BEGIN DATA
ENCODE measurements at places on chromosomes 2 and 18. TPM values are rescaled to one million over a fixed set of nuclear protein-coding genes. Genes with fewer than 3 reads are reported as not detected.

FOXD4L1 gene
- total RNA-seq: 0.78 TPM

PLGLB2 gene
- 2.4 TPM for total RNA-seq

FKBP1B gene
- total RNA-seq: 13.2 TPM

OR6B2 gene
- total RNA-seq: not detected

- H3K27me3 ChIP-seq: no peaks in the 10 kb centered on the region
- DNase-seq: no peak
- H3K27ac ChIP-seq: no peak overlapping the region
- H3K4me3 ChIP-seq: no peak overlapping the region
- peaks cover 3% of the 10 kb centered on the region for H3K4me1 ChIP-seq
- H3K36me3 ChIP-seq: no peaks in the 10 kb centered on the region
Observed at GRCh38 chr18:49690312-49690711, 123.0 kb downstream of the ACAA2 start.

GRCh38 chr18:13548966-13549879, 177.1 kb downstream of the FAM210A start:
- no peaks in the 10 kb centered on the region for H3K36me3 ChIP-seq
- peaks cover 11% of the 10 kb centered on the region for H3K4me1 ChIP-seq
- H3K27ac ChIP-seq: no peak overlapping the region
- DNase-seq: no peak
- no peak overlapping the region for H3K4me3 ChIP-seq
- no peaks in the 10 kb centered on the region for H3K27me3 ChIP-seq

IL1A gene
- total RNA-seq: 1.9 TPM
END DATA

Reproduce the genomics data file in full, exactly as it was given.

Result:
ENCODE measurements at places on chromosomes 2 and 18. TPM values are rescaled to one million over a fixed set of nuclear protein-coding genes. Genes with fewer than 3 reads are reported as not detected.

FOXD4L1 gene
- total RNA-seq: 0.78 TPM

PLGLB2 gene
- 2.4 TPM for total RNA-seq

FKBP1B gene
- total RNA-seq: 13.2 TPM

OR6B2 gene
- total RNA-seq: not detected

- H3K27me3 ChIP-seq: no peaks in the 10 kb centered on the region
- DNase-seq: no peak
- H3K27ac ChIP-seq: no peak overlapping the region
- H3K4me3 ChIP-seq: no peak overlapping the region
- peaks cover 3% of the 10 kb centered on the region for H3K4me1 ChIP-seq
- H3K36me3 ChIP-seq: no peaks in the 10 kb centered on the region
Observed at GRCh38 chr18:49690312-49690711, 123.0 kb downstream of the ACAA2 start.

GRCh38 chr18:13548966-13549879, 177.1 kb downstream of the FAM210A start:
- no peaks in the 10 kb centered on the region for H3K36me3 ChIP-seq
- peaks cover 11% of the 10 kb centered on the region for H3K4me1 ChIP-seq
- H3K27ac ChIP-seq: no peak overlapping the region
- DNase-seq: no peak
- no peak overlapping the region for H3K4me3 ChIP-seq
- no peaks in the 10 kb centered on the region for H3K27me3 ChIP-seq

IL1A gene
- total RNA-seq: 1.9 TPM